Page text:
Given these realities, it is important that certain aspects of the new statutes be clarified in writing for all election officials to see. Because no statute can address every enforcement situation that may arise, the statutes provide for the enforcing agencies to adopt rules. This petition addresses three circumstances that call for such rules. Two of them involve the new requirement that all voters must demonstrate their identity, and one of them addresses the authority of party observers.

Proposed Rules on Photo Identity, 08 NCAC 15 .0101 and .0102

Heretofore, a voter’s registration record was the only document about the voter that was before an election official. The voter was to state, under penalty of a felony, that the information on the registration record was true. With the new law, voters must present a photo ID.


The new law becomes effective January 1, 2016. To prepare voters for this change, the law gives election officials the duty to explain the impending photo ID requirement. That educational duty is already in effect. Consequently, it is important that photo ID rules be in place as soon as possible to ensure that election officials, when explaining the new law, do not create confusion or possibly intimidate voters by forecasting ID requirements that are not part of the law.

The evident purpose of the new photo ID requirement is to protect against voter identity theft. The purpose is not to impose strict information-matching requirements between two documents. The law’s purpose is reflected in both what the new statute says and in what it does not say. The new statute requires an ID to have a photo and goes into detail about how officials are to determine if the photo on the ID reasonably resembles the voter. The new statute does not say that the voter’s name on the ID must be an exact match with the name on the voter registration record. Nor does it say that the address on the ID must match the address on the voter registration record to any extent. The new statute says the ID must not have expired, but the expiration refers to timing rather than data matching.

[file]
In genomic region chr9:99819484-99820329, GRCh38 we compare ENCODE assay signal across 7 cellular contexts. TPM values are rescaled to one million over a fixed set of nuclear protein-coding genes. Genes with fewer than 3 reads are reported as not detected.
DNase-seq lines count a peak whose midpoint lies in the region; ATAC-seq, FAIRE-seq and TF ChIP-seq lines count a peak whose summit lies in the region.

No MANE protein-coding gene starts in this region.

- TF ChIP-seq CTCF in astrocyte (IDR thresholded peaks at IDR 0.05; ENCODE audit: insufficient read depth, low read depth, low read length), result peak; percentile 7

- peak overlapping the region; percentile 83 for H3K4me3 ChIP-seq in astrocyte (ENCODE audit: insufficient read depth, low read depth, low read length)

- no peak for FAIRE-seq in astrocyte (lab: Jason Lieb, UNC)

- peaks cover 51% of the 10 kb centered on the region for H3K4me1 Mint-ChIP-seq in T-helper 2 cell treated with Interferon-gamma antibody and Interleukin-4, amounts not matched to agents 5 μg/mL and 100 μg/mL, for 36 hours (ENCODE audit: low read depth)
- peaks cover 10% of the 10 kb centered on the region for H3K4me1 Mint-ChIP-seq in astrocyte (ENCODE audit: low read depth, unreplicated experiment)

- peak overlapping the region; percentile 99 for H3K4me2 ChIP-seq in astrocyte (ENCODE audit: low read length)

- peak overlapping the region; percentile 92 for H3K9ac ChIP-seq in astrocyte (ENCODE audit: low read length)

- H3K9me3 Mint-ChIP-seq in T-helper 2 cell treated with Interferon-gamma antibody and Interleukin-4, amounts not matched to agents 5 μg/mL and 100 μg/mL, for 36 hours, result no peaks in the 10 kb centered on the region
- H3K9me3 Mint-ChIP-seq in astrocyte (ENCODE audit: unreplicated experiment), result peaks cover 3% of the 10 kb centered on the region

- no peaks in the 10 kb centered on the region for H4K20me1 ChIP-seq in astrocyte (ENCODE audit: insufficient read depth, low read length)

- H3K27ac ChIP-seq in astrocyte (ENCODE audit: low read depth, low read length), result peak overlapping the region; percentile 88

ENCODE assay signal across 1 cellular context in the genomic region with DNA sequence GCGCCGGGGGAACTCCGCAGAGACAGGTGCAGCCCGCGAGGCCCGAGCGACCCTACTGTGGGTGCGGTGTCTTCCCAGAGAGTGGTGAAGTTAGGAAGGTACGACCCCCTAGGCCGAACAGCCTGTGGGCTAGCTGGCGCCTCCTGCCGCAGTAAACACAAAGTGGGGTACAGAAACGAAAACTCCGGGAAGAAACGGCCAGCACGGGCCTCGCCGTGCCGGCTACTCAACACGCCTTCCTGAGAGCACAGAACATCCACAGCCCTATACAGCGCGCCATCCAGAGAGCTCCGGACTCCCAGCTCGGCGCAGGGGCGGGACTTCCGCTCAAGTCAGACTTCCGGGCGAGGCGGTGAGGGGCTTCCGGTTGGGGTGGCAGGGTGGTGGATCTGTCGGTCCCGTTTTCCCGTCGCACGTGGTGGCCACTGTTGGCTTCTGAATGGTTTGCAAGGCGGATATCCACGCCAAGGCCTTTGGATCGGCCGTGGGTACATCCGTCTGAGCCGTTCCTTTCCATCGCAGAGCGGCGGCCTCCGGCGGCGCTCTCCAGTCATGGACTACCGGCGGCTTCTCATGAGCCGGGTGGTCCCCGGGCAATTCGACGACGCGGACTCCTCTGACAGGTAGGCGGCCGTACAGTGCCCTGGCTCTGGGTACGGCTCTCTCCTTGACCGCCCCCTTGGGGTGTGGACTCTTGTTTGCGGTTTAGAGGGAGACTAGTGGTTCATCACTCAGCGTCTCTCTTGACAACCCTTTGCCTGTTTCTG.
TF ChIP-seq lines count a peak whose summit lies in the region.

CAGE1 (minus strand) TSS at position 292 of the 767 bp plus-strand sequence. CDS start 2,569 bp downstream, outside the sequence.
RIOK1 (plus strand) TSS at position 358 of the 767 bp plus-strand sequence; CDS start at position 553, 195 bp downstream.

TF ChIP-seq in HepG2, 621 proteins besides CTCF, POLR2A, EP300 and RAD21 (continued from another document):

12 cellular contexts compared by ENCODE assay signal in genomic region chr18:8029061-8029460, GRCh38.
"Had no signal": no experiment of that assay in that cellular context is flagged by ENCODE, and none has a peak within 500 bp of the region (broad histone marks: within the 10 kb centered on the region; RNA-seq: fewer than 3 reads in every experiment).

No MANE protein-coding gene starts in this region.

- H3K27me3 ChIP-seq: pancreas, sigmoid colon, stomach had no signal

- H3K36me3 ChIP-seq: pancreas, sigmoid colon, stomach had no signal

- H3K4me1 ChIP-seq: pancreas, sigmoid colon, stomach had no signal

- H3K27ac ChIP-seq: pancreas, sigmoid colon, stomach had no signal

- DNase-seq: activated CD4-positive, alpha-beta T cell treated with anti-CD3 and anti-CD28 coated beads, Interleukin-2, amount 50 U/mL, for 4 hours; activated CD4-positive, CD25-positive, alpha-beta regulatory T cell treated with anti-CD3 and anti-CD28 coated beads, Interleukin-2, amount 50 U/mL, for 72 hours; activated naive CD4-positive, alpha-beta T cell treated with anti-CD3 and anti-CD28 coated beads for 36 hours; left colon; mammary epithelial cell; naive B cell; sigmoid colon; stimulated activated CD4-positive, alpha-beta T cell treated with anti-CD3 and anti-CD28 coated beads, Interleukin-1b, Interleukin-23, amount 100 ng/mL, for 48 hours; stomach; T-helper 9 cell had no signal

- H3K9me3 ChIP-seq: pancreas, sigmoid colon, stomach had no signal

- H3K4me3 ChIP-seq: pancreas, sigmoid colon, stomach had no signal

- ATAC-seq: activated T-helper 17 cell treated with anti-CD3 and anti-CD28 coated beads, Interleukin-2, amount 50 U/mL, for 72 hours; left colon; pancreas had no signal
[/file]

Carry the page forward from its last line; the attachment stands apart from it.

The photo ID the voter will present, however, will have not only the voter’s photo, but also the voter’s name and, usually, the voter’s address. Without clear guidance, election officials may mistakenly conclude that the name on the ID and the address on the ID must strictly match the name and the address on the voter registration record. There has been publicity about the enforcement of the Texas photo ID law, which expressly states that names must match. Election officials may have heard those stories and may assume that North Carolina’s law is the same, even though it is not.


This petition proposes rules specifically addressing the circumstances described.[2]

They are proposed to establish clear guidelines and to thereby prevent election officials, whether through over-zealousness or misunderstanding, from ruling an ID invalid when there is an explainable difference between the names on the photo ID and the registration record or the address on the two documents differs.

Proposed Rule on Authority of Party Observers, 08 NCAC 15 .0201

Among the changes made by the new law are two changes that allow:

· Each political party in a county to name up to 10 at-large observers who may enter any polling place in the county.

· Any voter in the county to challenge a voter in any precinct on election day.

These statutory changes become effective January 1, 2014. The changes will therefore apply to major primaries and elections occurring this spring.

The current statutory section for observers, G.S. 163-45, specifies that they must not depart from the function their name implies, which is to observe: “An observer shall do no electioneering at the voting place, and shall in no manner impede the voting process or interfere or communicate with or observe any voter in casting a ballot, but, subect to these restrictions, the chief judge and judges of elections shall permit the observer to make such observation and take such notes as the observer may desire."